“It is the shallow fashion of these times to dismiss the Tsarist regime as a purblind, corrupt, incompetent tyranny. But a survey of its thirty months’ war with Germany and Austria should correct these loose impressions and expose the dominant facts. We may measure the strength of the Russian Empire by the battering it had endured, by the disasters it had survived, by the inexhaustible forces it had developed, and by the recovery it had made. In the governments of states, when great events are afoot, the leader of the nation, whoever he be, is held accountable for failure and vindicated by success. No matter who wrought the toil, who planned the struggle, to the supreme responsible authority belongs the blame or credit.


“Why should this stern test be denied to Nicholas II? He had made many mistakes, what ruler has not? He was neither a great captain nor a great prince. He was only a true, simple man of average ability, of merciful disposition, upheld in all his daily life by his faith in God. But the brunt of supreme decisions centered upon him. At the summit where all problems are reduced to Yea or Nay, where events transcend the faculties of man and where all is inscrutable, he had to give the answers. His was the function of the compass needle. War or no war? Advance or retreat? Right or left? Democratize or hold firm? Quit or persevere? These were the battlefields of Nicholas II. Why should he reap no honor from them? The devoted onset of the Russian armies which saved Paris in 1914; the mastered agony of the munitionless retreat; the slowly regathered forces; the victories of Brusilov; the Russian entry upon the campaign of 1917, unconquered, stronger than ever; has he no share in these? In spite of errors vast and terrible, the regime he personified, over which he presided, to which his personal character gave the vital spark, had at this moment won the war for Russia.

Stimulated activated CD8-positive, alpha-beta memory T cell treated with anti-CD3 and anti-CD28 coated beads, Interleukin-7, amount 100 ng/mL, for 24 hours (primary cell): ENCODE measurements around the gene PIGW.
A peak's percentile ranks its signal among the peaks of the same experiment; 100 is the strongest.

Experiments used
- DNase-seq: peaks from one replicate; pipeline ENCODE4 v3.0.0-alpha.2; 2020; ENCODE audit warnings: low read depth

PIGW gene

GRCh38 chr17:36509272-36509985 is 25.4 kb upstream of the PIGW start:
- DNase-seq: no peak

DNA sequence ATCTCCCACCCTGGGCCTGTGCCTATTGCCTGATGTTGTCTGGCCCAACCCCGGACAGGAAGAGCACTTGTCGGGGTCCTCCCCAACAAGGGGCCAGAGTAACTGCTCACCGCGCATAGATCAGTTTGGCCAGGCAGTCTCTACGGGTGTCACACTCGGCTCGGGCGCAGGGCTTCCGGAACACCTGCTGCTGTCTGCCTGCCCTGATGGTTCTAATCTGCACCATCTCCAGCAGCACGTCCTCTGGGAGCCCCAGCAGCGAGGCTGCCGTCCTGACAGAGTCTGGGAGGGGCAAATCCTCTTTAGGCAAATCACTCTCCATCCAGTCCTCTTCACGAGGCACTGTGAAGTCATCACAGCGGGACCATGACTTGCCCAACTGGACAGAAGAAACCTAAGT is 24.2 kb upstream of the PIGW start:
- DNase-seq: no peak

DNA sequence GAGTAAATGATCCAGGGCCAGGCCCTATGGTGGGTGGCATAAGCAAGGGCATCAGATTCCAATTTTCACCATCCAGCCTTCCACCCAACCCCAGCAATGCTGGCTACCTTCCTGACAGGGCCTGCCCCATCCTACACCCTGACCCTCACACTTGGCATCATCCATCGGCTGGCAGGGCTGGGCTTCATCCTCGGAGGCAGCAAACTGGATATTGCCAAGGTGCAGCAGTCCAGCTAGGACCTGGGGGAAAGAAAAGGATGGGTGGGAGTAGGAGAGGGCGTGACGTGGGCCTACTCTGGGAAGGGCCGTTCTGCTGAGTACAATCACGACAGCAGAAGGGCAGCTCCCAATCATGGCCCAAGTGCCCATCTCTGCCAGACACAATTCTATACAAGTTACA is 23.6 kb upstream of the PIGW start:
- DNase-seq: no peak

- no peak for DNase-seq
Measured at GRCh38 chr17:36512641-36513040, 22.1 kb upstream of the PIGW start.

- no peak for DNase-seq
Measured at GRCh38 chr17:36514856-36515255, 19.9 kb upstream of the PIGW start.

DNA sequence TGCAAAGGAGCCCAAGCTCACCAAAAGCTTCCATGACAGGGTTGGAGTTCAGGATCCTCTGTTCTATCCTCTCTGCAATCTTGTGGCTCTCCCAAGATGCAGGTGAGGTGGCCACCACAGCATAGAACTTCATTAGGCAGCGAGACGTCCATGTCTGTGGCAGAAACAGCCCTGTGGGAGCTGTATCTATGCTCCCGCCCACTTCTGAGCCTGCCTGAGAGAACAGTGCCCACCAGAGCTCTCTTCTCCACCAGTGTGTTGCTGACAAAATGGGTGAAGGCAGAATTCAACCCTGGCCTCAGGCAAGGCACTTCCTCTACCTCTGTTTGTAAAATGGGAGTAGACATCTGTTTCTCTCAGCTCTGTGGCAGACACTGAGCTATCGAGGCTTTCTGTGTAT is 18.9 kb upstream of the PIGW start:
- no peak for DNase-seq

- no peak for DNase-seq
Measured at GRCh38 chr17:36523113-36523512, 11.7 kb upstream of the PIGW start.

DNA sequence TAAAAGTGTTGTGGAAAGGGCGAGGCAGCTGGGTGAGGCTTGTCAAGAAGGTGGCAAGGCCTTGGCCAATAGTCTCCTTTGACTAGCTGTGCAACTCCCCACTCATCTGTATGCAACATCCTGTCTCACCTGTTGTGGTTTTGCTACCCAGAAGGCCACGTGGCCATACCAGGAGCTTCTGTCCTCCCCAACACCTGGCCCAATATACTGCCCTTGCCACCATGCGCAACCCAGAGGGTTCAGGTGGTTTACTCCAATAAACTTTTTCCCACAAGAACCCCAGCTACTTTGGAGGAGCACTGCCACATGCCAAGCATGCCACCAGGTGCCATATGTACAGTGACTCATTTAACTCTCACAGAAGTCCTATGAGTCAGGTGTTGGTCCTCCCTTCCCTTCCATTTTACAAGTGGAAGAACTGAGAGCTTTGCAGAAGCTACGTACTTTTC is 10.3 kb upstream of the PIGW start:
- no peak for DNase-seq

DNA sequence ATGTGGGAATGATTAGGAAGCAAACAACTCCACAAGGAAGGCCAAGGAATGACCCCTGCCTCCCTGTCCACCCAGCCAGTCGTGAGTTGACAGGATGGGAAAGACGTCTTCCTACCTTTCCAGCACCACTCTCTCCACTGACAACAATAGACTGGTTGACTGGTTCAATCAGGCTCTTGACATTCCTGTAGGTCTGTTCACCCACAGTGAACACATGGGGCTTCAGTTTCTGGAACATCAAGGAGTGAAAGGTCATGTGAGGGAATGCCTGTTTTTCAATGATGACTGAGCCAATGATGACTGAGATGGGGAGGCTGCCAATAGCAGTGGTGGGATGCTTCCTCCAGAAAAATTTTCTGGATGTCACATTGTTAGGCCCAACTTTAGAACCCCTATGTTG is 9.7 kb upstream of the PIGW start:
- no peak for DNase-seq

“He is about to be struck down. A dark hand, gloved at first in folly, now intervenes. Exit Tsar. Deliver him and all he loved to wounds and death. Belittle his efforts, asperse his conduct, insult his memory; but pause then to tell us who else was found capable. Who or what could guide the Russian State? Men gifted and daring; men ambitious and fierce, spirits audacious and commanding—of these there were no lack. But none could answer the few plain questions on which the life and fame of Russia turned.”


As Churchill said, Nicholas and his family were murdered by the Bolsheviks in 1918. Their bodies were thrown down a mine shaft. Not until after the fall of the Soviet regime were the remains recovered and accorded Christian burial. In the year 2000, the members of Russia’s last imperial family were canonized by the Russian Orthodox Church.


Author Bio:


Hal Gordon, who wrote speeches for the Reagan White House and Gen. Colin Powell, is currently a freelance speechwriter in Houston. Web site: